# Map and Filter in Haskell

I'm learning Haskell and have come across a problem I can't get my head around.

I'll try to explain it as best as I can.

Essentially I have two lists of tuples which are as follows: `[(String,Integer)]` and `[(Float,Integer)]` - (each list has several tuples)

What I need to do is: For every `Integer` that has a `Float` in the second list check if its `Integer` matches the `Integer` in the first list and if it does return the `String`, although this function needs to return a list of `String`s, i.e. `[String]` with all the results.

I have already defined a function which returns a list of `Integer`s from the second list (for the comparison on the integers in the first list).

This should be solvable using "high-order functions". I've spent a considerably amount of time playing with `map` and `filter` but haven't found a solution!

Thanks

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You have a list of `Integers` from the second list. Let's call this `ints`.

Now you need to do two things--first, filter the `(String, Integer)` list so that it only contains pairs with corresponding integers in the `ints` list and secondly, turn this list into just a list of `String`.

These two steps correspond to the `filter` and `map` respectively.

First, you need a function to filter by. This function should take a `(String, Integer)` pair and return if the integer is in the `ints` list. So it should have a type of:

``````check :: (String, Integer) -> Bool
``````

Writing this should not be too difficult. Once you have it, you can just filter the first list by it.

Next, you need a function to transform a `(String, Integer)` pair into a `String`. This will have type:

``````extract :: (String, Integer) -> String
``````

This should also be easy to write. (A standard function like this actually exists, but if you're just learning it's healthy to figure it out yourself.) You then need to map this function over the result of your previous filter.

I hope this gives you enough hints to get the solution yourself.

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Wow, you have explained that incredibly well. Much better than my lecturer! Thanks, from this it took me about 10 minutes to find a solution! –  gdrules Feb 12 '12 at 10:38

One can see in this example how important it is to describe the problem accurately, not only to others but foremost to oneself.

You want the Strings from the first list, whose associated Integer does occur in the second list.

With such problems it is important to do the solutions in small steps. Most often one cannot write down a function that does it right away, yet this is what many beginners think they must do.

Start out by writing the type signature you need for your function:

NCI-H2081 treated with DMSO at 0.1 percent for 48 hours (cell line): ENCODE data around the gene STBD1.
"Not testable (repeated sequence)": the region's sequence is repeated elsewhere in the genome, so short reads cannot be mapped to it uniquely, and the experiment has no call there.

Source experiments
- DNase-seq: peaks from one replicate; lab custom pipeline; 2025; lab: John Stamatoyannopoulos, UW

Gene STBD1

``````findFirsts :: [(String, Integer)] -> [(Float, Integer)] -> [String]
``````

Now, from the problem description, we can deduce, that we essentially have two things to do:

1. Transform a list of (String, Integer) to a list of String
2. Select the entries we want.

Hence, the basic skeleton of our function looks like:

``````findFirsts sis fis = map ... selected
where
selected = filter isWanted sis
isWanted :: (String, Integer) -> Bool
isWanted (_,i) = ....
``````

You'll need the functions `fst`, `elem` and `snd` to fill out the empty spaces.

Side note: I personally would prefer to solve this with a list comprehension, which results often in better readable (for me, anyway) code than a combination of map and filter with nontrivial filter criteria.

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Thanks for the contribution, I appreciate it :) –  gdrules Feb 12 '12 at 10:39

Half of the problem is to get the string list if you have a single integer. There are various possibilities to do this, e.g. using `filter` and `map`. However you can combine both operations using a "fold":

``````findAll x axs = foldr extract [] axs where
extract (a,y) runningList | x==y = a:runningList
| otherwise = runningList

--usage:
findAll 2 [("a",2),("b",3),("c",2)]
--["c","a"]
``````

For a fold you have a start value (here `[]`) and an operation that combines the running values successively with all list elements, either starting from the left (`foldl`) or from the right (`foldr`). Here this operation is `extract`, and you use it to decide whether to add the string from the current element to the running list or not.

Having this part done, the other half is trivial: You need to get the integers from the `(Float,Integer)` list, call `findAll` for all of them, and combine the results.

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Thanks a lot for the help :) –  gdrules Feb 16 '12 at 20:36